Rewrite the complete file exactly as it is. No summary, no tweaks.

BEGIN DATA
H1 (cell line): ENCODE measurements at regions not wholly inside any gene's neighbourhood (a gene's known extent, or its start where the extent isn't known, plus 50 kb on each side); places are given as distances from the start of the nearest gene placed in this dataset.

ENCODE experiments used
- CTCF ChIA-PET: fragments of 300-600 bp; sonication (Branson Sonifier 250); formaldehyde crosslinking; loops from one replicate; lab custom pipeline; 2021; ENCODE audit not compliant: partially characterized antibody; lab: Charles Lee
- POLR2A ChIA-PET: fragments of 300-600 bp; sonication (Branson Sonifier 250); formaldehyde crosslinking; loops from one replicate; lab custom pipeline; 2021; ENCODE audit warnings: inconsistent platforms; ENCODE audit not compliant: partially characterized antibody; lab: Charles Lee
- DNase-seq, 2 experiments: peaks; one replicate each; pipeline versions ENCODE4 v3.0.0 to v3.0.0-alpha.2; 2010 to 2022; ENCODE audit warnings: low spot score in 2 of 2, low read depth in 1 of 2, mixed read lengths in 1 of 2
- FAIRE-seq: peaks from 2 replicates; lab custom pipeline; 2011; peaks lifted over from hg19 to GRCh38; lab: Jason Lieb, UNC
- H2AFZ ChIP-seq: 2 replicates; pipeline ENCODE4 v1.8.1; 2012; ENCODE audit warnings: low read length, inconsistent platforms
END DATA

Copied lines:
H1 (cell line): ENCODE measurements at regions not wholly inside any gene's neighbourhood (a gene's known extent, or its start where the extent isn't known, plus 50 kb on each side); places are given as distances from the start of the nearest gene placed in this dataset.

ENCODE experiments used
- CTCF ChIA-PET: fragments of 300-600 bp; sonication (Branson Sonifier 250); formaldehyde crosslinking; loops from one replicate; lab custom pipeline; 2021; ENCODE audit not compliant: partially characterized antibody; lab: Charles Lee
- POLR2A ChIA-PET: fragments of 300-600 bp; sonication (Branson Sonifier 250); formaldehyde crosslinking; loops from one replicate; lab custom pipeline; 2021; ENCODE audit warnings: inconsistent platforms; ENCODE audit not compliant: partially characterized antibody; lab: Charles Lee
- DNase-seq, 2 experiments: peaks; one replicate each; pipeline versions ENCODE4 v3.0.0 to v3.0.0-alpha.2; 2010 to 2022; ENCODE audit warnings: low spot score in 2 of 2, low read depth in 1 of 2, mixed read lengths in 1 of 2
- FAIRE-seq: peaks from 2 replicates; lab custom pipeline; 2011; peaks lifted over from hg19 to GRCh38; lab: Jason Lieb, UNC
- H2AFZ ChIP-seq: 2 replicates; pipeline ENCODE4 v1.8.1; 2012; ENCODE audit warnings: low read length, inconsistent platforms